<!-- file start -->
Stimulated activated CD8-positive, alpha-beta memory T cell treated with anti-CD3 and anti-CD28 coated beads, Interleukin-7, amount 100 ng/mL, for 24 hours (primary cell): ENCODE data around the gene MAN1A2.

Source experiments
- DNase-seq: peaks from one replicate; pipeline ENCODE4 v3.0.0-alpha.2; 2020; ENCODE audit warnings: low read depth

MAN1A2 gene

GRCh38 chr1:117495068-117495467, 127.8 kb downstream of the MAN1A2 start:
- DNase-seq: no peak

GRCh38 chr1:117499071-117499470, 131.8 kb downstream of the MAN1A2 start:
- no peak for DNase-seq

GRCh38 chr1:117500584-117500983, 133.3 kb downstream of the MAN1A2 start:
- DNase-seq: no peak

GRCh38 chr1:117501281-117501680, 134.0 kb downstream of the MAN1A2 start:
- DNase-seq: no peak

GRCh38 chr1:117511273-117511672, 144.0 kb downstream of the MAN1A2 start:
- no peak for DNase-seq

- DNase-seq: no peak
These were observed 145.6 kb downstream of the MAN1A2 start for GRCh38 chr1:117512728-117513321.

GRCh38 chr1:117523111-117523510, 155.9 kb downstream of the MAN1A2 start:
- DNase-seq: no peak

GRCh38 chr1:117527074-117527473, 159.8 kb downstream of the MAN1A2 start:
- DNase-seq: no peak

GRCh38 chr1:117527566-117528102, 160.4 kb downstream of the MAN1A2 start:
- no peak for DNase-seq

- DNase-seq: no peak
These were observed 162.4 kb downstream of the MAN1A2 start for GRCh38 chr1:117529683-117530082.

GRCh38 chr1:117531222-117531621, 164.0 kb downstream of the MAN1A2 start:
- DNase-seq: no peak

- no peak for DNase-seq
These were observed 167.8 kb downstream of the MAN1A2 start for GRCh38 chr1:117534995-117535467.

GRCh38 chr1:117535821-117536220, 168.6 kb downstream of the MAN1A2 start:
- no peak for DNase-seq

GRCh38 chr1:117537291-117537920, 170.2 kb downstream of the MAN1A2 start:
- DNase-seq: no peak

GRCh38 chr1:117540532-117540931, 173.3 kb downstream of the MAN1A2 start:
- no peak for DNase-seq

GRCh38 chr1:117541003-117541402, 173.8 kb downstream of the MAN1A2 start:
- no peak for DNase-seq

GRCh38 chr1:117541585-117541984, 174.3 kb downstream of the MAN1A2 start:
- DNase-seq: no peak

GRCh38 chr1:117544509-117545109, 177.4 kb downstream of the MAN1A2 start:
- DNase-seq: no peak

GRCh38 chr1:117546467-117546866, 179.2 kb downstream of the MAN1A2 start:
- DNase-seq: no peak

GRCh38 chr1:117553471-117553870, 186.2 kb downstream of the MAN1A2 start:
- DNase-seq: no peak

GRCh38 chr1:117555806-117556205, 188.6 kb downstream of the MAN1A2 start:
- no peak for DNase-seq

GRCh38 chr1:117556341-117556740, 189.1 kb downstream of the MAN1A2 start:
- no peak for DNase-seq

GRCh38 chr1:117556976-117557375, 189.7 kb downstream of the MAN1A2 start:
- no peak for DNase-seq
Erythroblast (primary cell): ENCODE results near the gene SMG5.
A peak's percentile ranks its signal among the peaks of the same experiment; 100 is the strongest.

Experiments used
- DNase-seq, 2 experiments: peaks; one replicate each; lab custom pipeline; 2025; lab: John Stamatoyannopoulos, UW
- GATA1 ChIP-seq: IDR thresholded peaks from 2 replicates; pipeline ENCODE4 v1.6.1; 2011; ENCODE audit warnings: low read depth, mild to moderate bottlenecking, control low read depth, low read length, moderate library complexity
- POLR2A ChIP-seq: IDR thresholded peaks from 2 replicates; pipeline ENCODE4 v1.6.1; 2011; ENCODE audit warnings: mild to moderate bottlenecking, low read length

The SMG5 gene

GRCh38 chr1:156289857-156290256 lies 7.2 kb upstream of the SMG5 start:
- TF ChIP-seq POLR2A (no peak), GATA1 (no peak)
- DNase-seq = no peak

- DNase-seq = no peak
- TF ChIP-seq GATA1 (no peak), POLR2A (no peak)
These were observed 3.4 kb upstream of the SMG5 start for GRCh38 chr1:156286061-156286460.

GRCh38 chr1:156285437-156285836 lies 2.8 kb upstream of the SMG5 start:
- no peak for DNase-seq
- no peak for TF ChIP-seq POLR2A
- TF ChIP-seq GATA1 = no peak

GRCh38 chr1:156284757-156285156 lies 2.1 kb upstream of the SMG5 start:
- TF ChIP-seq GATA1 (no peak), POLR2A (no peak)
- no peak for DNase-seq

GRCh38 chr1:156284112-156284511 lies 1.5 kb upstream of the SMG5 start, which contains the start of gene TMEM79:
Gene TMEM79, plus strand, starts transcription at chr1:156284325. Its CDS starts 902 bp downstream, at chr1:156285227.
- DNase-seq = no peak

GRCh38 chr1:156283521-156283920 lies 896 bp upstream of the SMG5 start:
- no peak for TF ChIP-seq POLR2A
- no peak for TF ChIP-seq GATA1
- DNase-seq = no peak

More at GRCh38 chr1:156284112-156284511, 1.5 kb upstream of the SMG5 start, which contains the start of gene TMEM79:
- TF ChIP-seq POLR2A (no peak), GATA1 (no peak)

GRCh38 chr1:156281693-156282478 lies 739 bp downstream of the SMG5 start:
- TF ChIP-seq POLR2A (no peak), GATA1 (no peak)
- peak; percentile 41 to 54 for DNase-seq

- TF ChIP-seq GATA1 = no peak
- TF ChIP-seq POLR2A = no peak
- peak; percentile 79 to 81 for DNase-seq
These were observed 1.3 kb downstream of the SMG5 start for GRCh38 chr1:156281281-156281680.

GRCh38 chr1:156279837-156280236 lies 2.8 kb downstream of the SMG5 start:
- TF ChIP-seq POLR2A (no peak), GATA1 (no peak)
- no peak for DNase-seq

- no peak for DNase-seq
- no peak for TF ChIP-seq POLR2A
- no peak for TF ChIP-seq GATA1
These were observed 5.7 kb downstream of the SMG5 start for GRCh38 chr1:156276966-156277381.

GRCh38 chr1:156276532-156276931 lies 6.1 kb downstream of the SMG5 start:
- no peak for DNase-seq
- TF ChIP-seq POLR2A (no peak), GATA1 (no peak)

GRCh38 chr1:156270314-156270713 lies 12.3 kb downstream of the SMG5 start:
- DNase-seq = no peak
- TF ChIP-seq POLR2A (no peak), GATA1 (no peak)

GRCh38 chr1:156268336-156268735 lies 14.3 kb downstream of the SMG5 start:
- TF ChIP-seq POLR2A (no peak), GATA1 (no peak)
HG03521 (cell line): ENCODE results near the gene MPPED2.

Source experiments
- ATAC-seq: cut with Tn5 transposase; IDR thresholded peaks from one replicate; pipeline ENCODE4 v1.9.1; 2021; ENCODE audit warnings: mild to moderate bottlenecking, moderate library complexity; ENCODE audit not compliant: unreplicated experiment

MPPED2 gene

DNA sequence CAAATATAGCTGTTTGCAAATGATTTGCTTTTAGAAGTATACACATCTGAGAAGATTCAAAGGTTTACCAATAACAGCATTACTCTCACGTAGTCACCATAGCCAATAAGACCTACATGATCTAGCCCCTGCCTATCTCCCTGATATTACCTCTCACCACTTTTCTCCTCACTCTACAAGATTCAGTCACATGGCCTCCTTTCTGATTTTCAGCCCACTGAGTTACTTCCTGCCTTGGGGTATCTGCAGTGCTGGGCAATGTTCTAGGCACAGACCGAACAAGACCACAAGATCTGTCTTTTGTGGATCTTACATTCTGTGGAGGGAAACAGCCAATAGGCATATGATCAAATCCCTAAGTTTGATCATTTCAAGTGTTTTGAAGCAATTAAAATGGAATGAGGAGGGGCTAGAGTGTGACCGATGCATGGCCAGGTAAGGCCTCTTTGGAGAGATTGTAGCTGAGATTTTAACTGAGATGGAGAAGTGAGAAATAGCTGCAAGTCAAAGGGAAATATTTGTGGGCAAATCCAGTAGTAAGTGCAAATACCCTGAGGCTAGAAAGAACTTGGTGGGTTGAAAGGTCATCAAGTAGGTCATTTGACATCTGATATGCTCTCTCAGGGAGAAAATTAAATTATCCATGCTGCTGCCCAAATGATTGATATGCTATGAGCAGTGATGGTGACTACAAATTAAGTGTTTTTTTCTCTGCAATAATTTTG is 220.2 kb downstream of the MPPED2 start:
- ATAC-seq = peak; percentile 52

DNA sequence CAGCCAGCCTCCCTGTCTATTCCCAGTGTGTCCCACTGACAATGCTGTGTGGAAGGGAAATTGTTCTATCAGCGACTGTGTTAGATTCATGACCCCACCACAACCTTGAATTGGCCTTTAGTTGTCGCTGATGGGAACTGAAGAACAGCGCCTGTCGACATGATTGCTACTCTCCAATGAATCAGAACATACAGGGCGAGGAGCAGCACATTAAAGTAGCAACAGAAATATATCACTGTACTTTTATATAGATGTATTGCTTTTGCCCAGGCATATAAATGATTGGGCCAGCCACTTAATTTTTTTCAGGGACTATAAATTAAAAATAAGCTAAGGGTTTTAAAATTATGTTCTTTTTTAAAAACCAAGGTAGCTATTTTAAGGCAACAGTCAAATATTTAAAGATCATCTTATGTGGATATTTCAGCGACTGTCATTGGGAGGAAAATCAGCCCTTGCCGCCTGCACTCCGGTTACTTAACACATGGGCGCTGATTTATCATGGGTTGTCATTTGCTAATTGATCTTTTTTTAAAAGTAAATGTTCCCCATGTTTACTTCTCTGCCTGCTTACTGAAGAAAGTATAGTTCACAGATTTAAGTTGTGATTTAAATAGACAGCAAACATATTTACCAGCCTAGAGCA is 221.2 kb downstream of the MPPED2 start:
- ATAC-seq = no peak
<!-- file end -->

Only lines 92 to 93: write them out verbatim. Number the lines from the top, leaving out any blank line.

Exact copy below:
- no peak for TF ChIP-seq GATA1
These were observed 5.7 kb downstream of the SMG5 start for GRCh38 chr1:156276966-156277381.